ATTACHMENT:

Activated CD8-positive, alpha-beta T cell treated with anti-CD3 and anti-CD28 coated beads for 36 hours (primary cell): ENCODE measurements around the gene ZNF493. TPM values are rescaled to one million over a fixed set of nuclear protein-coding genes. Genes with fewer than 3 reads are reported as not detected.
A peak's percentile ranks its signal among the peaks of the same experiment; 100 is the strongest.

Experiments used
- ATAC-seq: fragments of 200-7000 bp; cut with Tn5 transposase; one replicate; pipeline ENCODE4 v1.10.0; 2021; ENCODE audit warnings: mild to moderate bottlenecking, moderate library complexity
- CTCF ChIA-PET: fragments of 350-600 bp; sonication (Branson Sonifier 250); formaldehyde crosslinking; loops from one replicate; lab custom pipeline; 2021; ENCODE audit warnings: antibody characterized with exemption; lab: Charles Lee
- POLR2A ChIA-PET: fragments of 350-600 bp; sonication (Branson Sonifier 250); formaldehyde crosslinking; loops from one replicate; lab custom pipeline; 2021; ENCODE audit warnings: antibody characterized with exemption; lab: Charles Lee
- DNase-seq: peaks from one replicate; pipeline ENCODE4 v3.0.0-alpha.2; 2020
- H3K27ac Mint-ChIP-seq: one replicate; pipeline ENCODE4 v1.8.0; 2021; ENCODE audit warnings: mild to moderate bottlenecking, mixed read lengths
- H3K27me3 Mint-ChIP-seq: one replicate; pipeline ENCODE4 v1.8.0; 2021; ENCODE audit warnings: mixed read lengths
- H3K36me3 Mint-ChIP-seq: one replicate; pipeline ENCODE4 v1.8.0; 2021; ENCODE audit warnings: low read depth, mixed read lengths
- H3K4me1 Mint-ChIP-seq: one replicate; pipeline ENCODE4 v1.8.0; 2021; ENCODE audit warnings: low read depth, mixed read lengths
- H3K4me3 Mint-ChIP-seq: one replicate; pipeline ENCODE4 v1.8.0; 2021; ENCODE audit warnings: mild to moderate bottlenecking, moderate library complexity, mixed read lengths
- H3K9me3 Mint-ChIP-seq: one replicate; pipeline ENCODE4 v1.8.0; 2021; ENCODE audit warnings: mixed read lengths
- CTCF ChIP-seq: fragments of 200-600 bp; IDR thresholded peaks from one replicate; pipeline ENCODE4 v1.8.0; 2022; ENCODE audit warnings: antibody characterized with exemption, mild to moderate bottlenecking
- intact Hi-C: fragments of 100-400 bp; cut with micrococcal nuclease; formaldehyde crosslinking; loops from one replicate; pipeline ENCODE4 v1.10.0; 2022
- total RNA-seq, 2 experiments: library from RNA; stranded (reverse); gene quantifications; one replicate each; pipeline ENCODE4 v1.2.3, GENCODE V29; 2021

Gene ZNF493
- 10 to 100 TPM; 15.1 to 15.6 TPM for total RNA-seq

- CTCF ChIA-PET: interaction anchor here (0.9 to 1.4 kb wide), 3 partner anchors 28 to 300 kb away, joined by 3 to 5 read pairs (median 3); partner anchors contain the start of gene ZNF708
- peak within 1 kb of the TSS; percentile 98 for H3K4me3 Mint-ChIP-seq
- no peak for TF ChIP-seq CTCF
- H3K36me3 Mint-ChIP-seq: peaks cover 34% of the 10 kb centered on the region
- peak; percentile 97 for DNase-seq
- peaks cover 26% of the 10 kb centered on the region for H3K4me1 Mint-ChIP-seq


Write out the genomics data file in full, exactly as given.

Activated CD8-positive, alpha-beta T cell treated with anti-CD3 and anti-CD28 coated beads for 36 hours (primary cell): ENCODE measurements around the gene ZNF493. TPM values are rescaled to one million over a fixed set of nuclear protein-coding genes. Genes with fewer than 3 reads are reported as not detected.
A peak's percentile ranks its signal among the peaks of the same experiment; 100 is the strongest.

Experiments used
- ATAC-seq: fragments of 200-7000 bp; cut with Tn5 transposase; one replicate; pipeline ENCODE4 v1.10.0; 2021; ENCODE audit warnings: mild to moderate bottlenecking, moderate library complexity
- CTCF ChIA-PET: fragments of 350-600 bp; sonication (Branson Sonifier 250); formaldehyde crosslinking; loops from one replicate; lab custom pipeline; 2021; ENCODE audit warnings: antibody characterized with exemption; lab: Charles Lee
- POLR2A ChIA-PET: fragments of 350-600 bp; sonication (Branson Sonifier 250); formaldehyde crosslinking; loops from one replicate; lab custom pipeline; 2021; ENCODE audit warnings: antibody characterized with exemption; lab: Charles Lee
- DNase-seq: peaks from one replicate; pipeline ENCODE4 v3.0.0-alpha.2; 2020
- H3K27ac Mint-ChIP-seq: one replicate; pipeline ENCODE4 v1.8.0; 2021; ENCODE audit warnings: mild to moderate bottlenecking, mixed read lengths
- H3K27me3 Mint-ChIP-seq: one replicate; pipeline ENCODE4 v1.8.0; 2021; ENCODE audit warnings: mixed read lengths
- H3K36me3 Mint-ChIP-seq: one replicate; pipeline ENCODE4 v1.8.0; 2021; ENCODE audit warnings: low read depth, mixed read lengths
- H3K4me1 Mint-ChIP-seq: one replicate; pipeline ENCODE4 v1.8.0; 2021; ENCODE audit warnings: low read depth, mixed read lengths
- H3K4me3 Mint-ChIP-seq: one replicate; pipeline ENCODE4 v1.8.0; 2021; ENCODE audit warnings: mild to moderate bottlenecking, moderate library complexity, mixed read lengths
- H3K9me3 Mint-ChIP-seq: one replicate; pipeline ENCODE4 v1.8.0; 2021; ENCODE audit warnings: mixed read lengths
- CTCF ChIP-seq: fragments of 200-600 bp; IDR thresholded peaks from one replicate; pipeline ENCODE4 v1.8.0; 2022; ENCODE audit warnings: antibody characterized with exemption, mild to moderate bottlenecking
- intact Hi-C: fragments of 100-400 bp; cut with micrococcal nuclease; formaldehyde crosslinking; loops from one replicate; pipeline ENCODE4 v1.10.0; 2022
- total RNA-seq, 2 experiments: library from RNA; stranded (reverse); gene quantifications; one replicate each; pipeline ENCODE4 v1.2.3, GENCODE V29; 2021

Gene ZNF493
- 10 to 100 TPM; 15.1 to 15.6 TPM for total RNA-seq

- CTCF ChIA-PET: interaction anchor here (0.9 to 1.4 kb wide), 3 partner anchors 28 to 300 kb away, joined by 3 to 5 read pairs (median 3); partner anchors contain the start of gene ZNF708
- peak within 1 kb of the TSS; percentile 98 for H3K4me3 Mint-ChIP-seq
- no peak for TF ChIP-seq CTCF
- H3K36me3 Mint-ChIP-seq: peaks cover 34% of the 10 kb centered on the region
- peak; percentile 97 for DNase-seq
- peaks cover 26% of the 10 kb centered on the region for H3K4me1 Mint-ChIP-seq